"A Memorable Fancy.                     
   As I was walking among the fires of hell, delighted with the 
enjoyments of Genius; which to Angels look like torment and
insanity. I collected some of their Proverbs: thinking that as
the sayings used in a nation, mark its character, so the Proverbs
of Hell, shew the nature of Infernal wisdom better than any
description of buildings or garments.
   When I came home; on the abyss of the five senses, where a
flat  sided steep frowns over the present world. I saw a mighty
Devil folded in black clouds, hovering on the sides of the rock,
with corroding fires he wrote the following sentence now
percieved by the minds of men, & read by them on earth.   
   How do you know but ev'ry Bird that cuts the airy way,
   Is an immense world of delight, clos'd by your senses five?"

Saturday, July 19, 2014


George MacDonald was an author who resonated to the same eternal strains played on the heavenly harp as did Blake.

MacDonald began his writing career in 1855 with a book of poems called Within and Without, a phrase which occurs twice in Blake's  Jerusalem. The two authors use the image of the couch of death with powerful results. In MacDonald's fantasy, Lilith, the couch of death is developed as a transitional stage in the process of regeneration. 

From MacDonald's Lilith, Chapter 7, The Cemetery:

"I soon perceived that we were walking along an aisle of couches, on almost every one of which, with its head to the passage, lay something asleep or dead, covered with a sheet white as snow. My soul grew silent with dread. Through aisle after aisle we went, among couches innumerable. I could see only a few of them at once, but they were on all sides, vanishing, as it seemed, in the infinite.--Was it here lay my choice of a bed? Must I go to sleep among the unwaking, with no one to rouse me? Was this the sexton's library? were these his books? Truly it was no half-way house, this chamber of the dead! 'One of the cellars I am placed to watch!' remarked Mr. Raven--in a low voice, as if fearing to disturb his silent guests. 'Much wine is set here to ripen!--But it is dark for a stranger!' he added.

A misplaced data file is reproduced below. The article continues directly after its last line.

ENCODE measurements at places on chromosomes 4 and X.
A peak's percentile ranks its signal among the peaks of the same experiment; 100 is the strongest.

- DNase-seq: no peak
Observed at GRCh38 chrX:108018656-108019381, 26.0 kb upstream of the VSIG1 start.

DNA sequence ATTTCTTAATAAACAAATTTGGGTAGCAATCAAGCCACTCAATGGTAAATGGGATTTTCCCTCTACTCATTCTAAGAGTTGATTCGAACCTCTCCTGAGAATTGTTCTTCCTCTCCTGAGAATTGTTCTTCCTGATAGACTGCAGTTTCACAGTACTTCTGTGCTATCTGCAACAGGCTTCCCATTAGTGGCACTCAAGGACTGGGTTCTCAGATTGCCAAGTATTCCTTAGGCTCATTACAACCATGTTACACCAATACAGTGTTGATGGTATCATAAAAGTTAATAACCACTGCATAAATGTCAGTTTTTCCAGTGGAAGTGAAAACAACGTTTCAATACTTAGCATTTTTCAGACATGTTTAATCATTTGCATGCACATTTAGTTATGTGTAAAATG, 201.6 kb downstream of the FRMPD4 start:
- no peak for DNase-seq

'The moon is rising; she will soon be here,' said his wife, and her clear voice, low and sweet, sounded of ancient sorrow long bidden adieu.   

Even as she spoke the moon looked in at an opening in the wall, and a thousand gleams of white responded to her shine. But not yet could I descry beginning or end of the couches. They stretched away and away, as if for all the disparted world to sleep upon. For along the far receding narrow ways, every couch stood by itself, and on each slept a lonely sleeper. I thought at first their sleep was death, but I soon saw it was something deeper still--a something I did not know."

Milton, Plate 35 [39], (E 135)
"Loud roll the Weights & Spindles over the whole Earth let down
On all sides round to the Four Quarters of the World, eastward on
Europe to Euphrates & Hindu, to Nile & back in Clouds
Of Death across the Atlantic to America North & South

So spake Ololon in reminiscence astonishd, but they
Could not behold Golgonooza without passing the Polypus
A wondrous journey not passable by Immortal feet, & none         
But the Divine Saviour can pass it without annihilation.
For Golgonooza cannot be seen till having passd the Polypus
It is viewed on all sides round by a Four-fold Vision
Or till you become Mortal & Vegetable in Sexuality
Then you behold its mighty Spires & Domes of ivory & gold        

And Ololon examined all the Couches of the Dead.
Even of Los & Enitharmon & all the Sons of Albion